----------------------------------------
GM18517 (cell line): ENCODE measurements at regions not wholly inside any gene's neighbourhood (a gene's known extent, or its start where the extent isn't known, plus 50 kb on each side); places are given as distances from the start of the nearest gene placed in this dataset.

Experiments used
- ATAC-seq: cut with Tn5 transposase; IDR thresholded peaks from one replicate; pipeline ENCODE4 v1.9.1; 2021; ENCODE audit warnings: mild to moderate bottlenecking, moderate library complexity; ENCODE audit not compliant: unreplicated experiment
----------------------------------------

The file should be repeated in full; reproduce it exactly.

GM18517 (cell line): ENCODE measurements at regions not wholly inside any gene's neighbourhood (a gene's known extent, or its start where the extent isn't known, plus 50 kb on each side); places are given as distances from the start of the nearest gene placed in this dataset.

Experiments used
- ATAC-seq: cut with Tn5 transposase; IDR thresholded peaks from one replicate; pipeline ENCODE4 v1.9.1; 2021; ENCODE audit warnings: mild to moderate bottlenecking, moderate library complexity; ENCODE audit not compliant: unreplicated experiment